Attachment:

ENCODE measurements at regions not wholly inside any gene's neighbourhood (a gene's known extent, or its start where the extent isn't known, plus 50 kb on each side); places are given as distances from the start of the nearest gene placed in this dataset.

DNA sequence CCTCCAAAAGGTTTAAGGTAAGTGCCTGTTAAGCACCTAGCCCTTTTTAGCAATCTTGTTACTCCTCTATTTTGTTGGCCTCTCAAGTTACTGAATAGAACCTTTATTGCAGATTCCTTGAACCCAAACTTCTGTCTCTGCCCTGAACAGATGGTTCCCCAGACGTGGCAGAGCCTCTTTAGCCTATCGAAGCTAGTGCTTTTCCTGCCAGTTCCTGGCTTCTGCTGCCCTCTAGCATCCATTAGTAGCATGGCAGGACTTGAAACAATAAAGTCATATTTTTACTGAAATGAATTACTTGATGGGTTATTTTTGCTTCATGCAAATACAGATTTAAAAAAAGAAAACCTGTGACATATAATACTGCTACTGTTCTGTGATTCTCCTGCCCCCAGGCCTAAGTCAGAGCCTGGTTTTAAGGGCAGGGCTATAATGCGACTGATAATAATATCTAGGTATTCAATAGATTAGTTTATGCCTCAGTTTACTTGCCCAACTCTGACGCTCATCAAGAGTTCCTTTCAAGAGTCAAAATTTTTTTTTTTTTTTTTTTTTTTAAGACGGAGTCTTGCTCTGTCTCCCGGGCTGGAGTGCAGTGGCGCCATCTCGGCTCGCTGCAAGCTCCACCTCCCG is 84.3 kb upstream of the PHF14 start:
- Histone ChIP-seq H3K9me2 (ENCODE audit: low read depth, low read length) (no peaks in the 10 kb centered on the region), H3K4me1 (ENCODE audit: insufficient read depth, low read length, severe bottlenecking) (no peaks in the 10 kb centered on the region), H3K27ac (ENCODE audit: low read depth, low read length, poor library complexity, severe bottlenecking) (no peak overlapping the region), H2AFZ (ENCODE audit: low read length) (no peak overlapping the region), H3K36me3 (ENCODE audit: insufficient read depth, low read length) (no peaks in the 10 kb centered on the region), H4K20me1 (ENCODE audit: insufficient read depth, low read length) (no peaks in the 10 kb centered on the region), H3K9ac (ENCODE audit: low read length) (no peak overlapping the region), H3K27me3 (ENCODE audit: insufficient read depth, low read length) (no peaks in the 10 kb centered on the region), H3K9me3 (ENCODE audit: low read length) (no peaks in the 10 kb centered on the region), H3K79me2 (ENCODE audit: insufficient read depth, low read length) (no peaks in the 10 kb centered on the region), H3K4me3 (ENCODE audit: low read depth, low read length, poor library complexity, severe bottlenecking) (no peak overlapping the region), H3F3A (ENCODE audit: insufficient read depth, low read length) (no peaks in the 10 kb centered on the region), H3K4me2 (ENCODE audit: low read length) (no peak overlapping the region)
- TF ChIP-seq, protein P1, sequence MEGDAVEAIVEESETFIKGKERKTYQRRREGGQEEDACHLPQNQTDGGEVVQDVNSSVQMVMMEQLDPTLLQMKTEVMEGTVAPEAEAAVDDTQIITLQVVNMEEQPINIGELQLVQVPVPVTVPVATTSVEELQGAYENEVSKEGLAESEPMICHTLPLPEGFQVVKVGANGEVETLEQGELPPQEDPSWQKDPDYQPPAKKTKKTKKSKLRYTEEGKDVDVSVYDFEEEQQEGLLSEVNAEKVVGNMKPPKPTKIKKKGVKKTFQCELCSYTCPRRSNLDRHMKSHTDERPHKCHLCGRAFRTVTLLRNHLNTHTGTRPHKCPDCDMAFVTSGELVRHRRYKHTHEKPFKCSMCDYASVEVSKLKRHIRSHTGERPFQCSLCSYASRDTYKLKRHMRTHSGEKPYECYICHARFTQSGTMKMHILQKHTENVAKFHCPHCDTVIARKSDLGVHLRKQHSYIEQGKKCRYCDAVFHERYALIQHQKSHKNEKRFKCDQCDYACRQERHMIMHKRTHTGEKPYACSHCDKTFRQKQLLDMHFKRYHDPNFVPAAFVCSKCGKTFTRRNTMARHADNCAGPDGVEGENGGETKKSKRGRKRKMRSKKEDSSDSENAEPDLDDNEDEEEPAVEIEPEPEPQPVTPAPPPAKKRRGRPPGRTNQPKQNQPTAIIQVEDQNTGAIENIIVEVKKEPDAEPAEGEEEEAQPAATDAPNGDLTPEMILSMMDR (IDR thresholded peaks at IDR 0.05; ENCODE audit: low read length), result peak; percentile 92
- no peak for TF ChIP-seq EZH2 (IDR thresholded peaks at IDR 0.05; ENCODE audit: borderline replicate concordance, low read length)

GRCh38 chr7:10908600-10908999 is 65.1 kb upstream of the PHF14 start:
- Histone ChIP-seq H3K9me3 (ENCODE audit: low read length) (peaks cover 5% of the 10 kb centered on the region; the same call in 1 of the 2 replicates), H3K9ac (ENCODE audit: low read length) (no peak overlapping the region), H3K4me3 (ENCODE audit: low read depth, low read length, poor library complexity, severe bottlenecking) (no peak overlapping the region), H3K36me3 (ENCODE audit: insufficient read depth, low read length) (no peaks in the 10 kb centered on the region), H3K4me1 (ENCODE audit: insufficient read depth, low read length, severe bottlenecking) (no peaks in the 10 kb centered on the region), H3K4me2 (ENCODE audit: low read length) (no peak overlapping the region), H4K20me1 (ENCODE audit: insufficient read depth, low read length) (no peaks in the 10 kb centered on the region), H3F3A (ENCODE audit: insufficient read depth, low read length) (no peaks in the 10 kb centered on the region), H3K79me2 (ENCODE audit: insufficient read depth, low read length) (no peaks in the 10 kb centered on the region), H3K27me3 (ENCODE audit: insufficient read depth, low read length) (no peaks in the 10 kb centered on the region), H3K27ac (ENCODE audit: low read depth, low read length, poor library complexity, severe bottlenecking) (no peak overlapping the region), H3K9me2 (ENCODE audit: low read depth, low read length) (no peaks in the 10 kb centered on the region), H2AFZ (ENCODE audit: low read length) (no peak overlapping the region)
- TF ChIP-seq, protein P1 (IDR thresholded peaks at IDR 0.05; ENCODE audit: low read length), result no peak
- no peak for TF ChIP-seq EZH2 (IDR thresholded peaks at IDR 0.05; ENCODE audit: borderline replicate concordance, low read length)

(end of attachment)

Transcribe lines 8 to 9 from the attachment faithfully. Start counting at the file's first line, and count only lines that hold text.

- TF ChIP-seq, protein P1 (IDR thresholded peaks at IDR 0.05; ENCODE audit: low read length), result no peak
- no peak for TF ChIP-seq EZH2 (IDR thresholded peaks at IDR 0.05; ENCODE audit: borderline replicate concordance, low read length)